A new law in China, which makes it harder for couples to divorce because of the cooling off period, has sent husbands and wives rushing to file applications to dissolve their marriages.
Under the new Chinese law, which was implemented on January 1st, couples who agree to dissolve their marriage must complete a month-long “cooling-off” period to reconsider their positions. After the 30 days have passed, couples can go to their local civil affairs bureau to apply a second time for their official divorce documents.
Divorce lawyers have been inundated with requests from couples to file for divorce once their 30 days are up.
In some cities, the demand for consultations with divorce lawyers is so high that scalpers are charging premium prices online to help couples secure appointments.
A lawyer based in Sichuan province who specializes in divorce, says he has already received numerous phone calls from anxious clients concerned that the new law complicates their divorce and compromises their freedom to split.
If one party withdraws from the agreement to divorce before the 30 days are up, the application is cancelled, leaving the other party to apply again and restart the 30-day clock, or to sue for a divorce – a costly and lengthy process.
One client was a rubber stamp away from having her divorce finalized when her husband changed his mind. Even before the cooling-off period was introduced, it was easy for one party to a mutually agreed divorce to change their mind. Now, with the 30-day period, the divorce process is too unpredictable.
I’ve written on divorce issues and divorce planning. In Florida, a divorce is called a “dissolution of marriage.” Florida is one of the many states that have abolished fault as a ground for dissolution of marriage.
The only requirement to dissolve a marriage is for one of the parties to prove that the marriage is “irretrievably broken.” Either spouse can file for the dissolution of marriage.
You must prove that a marriage exists, one party has been a Florida resident for six months immediately preceding the filing of the petition, and the marriage is irretrievably broken.
The reason for the irretrievable breakdown, however, may be considered under certain limited circumstances in the determination of alimony, equitable distribution of marital assets and debts, and the development of the parenting plan.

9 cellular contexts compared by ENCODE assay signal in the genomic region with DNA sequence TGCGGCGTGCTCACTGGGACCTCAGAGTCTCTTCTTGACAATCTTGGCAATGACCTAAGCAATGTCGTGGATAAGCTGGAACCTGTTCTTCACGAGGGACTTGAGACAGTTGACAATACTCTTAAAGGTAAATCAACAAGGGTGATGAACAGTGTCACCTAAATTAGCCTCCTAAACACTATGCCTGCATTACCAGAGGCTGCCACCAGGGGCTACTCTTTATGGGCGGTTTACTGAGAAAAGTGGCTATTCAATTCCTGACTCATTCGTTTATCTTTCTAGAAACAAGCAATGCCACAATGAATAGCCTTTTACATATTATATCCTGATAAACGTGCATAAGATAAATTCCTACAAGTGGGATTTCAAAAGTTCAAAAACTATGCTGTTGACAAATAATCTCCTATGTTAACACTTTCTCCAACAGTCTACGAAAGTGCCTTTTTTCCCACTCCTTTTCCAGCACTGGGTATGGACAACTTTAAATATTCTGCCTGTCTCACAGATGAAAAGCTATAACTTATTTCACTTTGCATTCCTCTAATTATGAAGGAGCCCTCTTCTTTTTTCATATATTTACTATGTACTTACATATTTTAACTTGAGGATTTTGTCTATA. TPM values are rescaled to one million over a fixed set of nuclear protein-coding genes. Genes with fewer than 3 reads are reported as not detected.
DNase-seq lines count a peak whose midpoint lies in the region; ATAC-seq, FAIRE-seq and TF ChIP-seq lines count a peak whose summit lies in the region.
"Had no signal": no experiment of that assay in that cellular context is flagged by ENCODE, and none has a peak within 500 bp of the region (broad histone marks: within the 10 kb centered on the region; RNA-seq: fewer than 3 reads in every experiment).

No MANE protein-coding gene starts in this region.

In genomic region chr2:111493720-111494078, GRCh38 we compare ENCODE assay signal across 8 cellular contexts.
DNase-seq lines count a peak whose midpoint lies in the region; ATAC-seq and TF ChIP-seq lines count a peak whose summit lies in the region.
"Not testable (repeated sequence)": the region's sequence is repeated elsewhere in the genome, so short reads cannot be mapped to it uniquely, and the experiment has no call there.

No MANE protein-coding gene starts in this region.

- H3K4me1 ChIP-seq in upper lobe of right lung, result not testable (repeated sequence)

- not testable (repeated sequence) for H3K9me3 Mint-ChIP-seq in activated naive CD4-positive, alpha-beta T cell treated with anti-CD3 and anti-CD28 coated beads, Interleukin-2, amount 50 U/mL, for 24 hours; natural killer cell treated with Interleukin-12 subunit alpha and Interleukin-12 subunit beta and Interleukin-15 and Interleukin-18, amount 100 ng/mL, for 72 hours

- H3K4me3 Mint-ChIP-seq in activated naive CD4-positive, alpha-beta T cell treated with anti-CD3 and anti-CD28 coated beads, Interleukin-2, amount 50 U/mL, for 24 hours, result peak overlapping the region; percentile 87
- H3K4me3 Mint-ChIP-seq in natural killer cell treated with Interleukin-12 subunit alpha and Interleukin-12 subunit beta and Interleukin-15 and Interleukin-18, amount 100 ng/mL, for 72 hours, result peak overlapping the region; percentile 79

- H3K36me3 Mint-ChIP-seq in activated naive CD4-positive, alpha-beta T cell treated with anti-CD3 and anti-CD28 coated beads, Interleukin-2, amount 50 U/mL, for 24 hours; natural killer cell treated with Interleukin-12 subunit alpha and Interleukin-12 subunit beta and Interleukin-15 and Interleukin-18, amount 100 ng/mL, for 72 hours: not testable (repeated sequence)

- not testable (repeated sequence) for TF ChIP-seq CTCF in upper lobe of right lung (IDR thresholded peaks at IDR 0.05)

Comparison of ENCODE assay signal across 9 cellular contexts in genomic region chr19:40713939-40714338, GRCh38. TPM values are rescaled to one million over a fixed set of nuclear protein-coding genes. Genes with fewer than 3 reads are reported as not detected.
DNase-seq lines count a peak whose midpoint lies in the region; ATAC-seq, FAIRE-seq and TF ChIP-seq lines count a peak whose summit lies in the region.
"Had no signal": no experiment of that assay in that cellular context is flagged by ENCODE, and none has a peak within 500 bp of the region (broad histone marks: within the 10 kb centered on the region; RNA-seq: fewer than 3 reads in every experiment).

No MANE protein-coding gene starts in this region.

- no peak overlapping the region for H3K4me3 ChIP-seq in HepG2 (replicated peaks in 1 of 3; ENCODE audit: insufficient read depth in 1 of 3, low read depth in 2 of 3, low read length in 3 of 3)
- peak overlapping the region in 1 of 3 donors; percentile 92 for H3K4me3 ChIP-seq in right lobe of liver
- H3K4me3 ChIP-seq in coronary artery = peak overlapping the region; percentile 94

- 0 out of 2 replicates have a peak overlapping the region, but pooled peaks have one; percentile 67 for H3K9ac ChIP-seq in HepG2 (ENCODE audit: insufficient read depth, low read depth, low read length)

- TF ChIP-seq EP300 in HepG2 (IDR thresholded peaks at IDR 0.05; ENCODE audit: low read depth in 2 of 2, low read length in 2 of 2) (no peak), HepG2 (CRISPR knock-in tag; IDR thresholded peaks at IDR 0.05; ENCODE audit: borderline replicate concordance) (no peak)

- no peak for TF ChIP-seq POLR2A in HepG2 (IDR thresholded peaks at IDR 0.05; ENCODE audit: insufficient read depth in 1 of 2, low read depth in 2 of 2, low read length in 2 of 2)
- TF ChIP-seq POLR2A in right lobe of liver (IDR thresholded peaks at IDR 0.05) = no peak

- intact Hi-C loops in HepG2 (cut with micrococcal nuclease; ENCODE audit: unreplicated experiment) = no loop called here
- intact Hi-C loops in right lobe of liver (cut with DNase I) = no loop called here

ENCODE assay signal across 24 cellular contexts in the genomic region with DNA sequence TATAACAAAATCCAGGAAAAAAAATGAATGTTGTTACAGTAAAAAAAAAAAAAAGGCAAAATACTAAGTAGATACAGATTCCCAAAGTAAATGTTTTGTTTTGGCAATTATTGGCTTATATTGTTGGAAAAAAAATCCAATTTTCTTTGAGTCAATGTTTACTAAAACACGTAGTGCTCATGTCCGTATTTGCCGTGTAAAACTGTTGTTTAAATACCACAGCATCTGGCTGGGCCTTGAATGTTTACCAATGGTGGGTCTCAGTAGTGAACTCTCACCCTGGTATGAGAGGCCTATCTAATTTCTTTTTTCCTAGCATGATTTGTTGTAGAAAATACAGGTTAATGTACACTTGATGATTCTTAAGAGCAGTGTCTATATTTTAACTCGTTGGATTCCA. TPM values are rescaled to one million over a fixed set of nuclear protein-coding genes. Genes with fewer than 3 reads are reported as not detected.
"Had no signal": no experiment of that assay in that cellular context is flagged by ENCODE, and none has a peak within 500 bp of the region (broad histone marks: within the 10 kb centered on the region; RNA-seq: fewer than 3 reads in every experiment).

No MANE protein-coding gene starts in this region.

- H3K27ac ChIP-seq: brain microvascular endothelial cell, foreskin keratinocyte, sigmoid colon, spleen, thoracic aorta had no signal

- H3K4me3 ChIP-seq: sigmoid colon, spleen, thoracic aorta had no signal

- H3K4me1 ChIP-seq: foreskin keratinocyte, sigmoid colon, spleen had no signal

While the coronavirus pandemic has caused a spike in divorce filings in Florida, there have not been reports of scalpers yet. The divorce process can be very emotional and traumatic for couples as well as their kids. Spouses often do not know their legal rights and obligations. Court clerks and judges can answer some basic questions but cannot give legal advice.
The Mediation Exception
When the Chinese law was passed last year, Chinese citizens criticized the central government for interfering in private matters. More than 600 million comments were posted online using the hashtag “oppose divorce cooling-off period”. It became the top trending topic online, with internet users demanding to know if Chinese people no longer had the freedom to divorce as they chose.
Officials believed the legislation would lower the divorce rate in China, which has risen rapidly, and prevent “impulsive divorces” among young people. Lockdowns to stop the spread of coronavirus have coincided with a spike in the divorce rate.
Couples may be able to avoid delays in settling their affairs by applying for mediation instead of filing for divorce.
Mediation is a process that helps separating and divorcing couples find amicable solutions to their disputes. The process uses an impartial third party, a family mediator, who is trained in mediation. In mediation, if both parties reach an agreement, the court issues a document that carries the same weight as a divorce decree.
The new law also does not apply if a spouse files for divorce on the grounds that they are a victim of domestic violence. However, the law would still disadvantage women, particularly those without an independent source of income.
That’s because men can decide whether they want to divorce or retract their application. If a woman wants to and the man doesn’t, the woman will then have to sue, hiring a lawyer at great personal and financial cost. Many women – particularly full-time housewives – aren’t in a position to do this.
Another way around the new law is for couples to sign a prenuptial contract on childcare arrangements and the division of property in the event of a split. That way if, during the month-long cooling-off period, one party changed their mind, the contract already in place would streamline the process.
The rights of Chinese citizens to marry and divorce has long been a matter for public debate. In December, weeks before the law brought in the cooling-off period for divorcing couples, a woman in Shaanxi province, northwest China, filed for divorce after “being beaten by my husband for 40 years”, according to public court documents on the website Chinese Judgements Online.
The judge refused to grant a divorce, saying the couple had been together for 40 years and would need each other in their later years. “She should cherish her hard-earned happiness in her later years,” the judge wrote on the case file.
The South China Morning Post article is here.